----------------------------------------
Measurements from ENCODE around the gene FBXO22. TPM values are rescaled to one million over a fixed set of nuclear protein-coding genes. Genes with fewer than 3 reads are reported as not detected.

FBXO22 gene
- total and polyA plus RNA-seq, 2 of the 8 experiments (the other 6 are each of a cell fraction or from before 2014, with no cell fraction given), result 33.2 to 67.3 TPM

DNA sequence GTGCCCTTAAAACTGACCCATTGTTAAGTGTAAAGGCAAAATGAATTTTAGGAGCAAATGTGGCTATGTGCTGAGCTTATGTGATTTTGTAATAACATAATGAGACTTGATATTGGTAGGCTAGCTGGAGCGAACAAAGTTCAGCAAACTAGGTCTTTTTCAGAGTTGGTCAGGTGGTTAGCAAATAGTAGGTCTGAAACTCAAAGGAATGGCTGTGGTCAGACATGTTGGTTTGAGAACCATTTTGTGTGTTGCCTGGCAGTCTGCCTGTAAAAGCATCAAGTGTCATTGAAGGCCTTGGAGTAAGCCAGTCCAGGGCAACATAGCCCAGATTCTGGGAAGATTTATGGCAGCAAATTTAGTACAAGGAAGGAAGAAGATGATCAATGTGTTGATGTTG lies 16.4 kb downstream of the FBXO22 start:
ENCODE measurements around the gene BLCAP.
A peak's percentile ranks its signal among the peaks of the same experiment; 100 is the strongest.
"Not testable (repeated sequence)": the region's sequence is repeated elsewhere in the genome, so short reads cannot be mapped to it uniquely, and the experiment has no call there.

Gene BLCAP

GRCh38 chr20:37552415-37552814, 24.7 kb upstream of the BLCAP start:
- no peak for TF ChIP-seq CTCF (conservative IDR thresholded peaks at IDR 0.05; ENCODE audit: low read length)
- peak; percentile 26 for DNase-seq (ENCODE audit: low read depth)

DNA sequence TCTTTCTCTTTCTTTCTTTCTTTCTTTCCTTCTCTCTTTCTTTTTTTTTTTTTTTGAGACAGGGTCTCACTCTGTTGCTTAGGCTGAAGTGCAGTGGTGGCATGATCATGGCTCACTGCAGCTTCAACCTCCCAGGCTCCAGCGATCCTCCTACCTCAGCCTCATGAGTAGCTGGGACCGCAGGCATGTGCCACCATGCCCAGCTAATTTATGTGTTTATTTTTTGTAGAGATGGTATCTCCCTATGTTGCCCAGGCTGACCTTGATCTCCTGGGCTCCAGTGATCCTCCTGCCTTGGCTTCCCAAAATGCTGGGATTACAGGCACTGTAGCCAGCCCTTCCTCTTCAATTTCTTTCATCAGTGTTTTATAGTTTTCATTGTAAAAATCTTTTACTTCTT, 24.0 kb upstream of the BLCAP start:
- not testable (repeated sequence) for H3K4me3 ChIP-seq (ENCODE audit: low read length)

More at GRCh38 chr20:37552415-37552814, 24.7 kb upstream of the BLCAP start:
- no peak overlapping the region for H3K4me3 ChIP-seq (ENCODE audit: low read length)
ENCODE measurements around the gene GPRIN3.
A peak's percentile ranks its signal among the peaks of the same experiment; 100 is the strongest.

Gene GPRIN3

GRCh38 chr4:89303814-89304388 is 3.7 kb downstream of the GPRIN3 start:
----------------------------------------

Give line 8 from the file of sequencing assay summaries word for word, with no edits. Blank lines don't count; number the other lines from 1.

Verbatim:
Gene BLCAP